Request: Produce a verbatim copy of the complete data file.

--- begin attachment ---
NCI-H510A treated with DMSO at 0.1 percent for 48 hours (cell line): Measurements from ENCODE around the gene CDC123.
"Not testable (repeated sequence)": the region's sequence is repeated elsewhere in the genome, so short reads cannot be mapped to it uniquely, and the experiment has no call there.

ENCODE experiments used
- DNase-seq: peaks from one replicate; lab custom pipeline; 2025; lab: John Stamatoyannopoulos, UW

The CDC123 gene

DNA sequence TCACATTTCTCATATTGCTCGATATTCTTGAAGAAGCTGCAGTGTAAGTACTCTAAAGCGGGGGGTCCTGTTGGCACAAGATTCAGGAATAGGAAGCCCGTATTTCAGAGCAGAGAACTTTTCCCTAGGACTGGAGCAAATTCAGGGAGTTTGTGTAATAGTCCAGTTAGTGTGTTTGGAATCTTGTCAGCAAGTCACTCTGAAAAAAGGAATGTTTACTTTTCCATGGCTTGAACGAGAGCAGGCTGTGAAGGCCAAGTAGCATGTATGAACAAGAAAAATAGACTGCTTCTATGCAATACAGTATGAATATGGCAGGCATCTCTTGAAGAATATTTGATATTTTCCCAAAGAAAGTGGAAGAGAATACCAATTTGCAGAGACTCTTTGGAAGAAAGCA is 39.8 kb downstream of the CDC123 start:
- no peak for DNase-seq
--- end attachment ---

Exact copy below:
NCI-H510A treated with DMSO at 0.1 percent for 48 hours (cell line): Measurements from ENCODE around the gene CDC123.
"Not testable (repeated sequence)": the region's sequence is repeated elsewhere in the genome, so short reads cannot be mapped to it uniquely, and the experiment has no call there.

ENCODE experiments used
- DNase-seq: peaks from one replicate; lab custom pipeline; 2025; lab: John Stamatoyannopoulos, UW

The CDC123 gene

DNA sequence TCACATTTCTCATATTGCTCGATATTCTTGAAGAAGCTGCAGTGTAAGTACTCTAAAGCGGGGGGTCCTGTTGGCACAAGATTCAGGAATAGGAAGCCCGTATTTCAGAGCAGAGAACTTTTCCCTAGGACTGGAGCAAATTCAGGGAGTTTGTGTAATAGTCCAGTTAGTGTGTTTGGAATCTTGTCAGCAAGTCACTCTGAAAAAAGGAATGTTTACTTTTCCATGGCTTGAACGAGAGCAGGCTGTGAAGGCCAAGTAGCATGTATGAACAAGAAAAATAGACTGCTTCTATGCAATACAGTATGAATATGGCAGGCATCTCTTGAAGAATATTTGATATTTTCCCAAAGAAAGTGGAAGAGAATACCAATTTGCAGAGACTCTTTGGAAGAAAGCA is 39.8 kb downstream of the CDC123 start:
- no peak for DNase-seq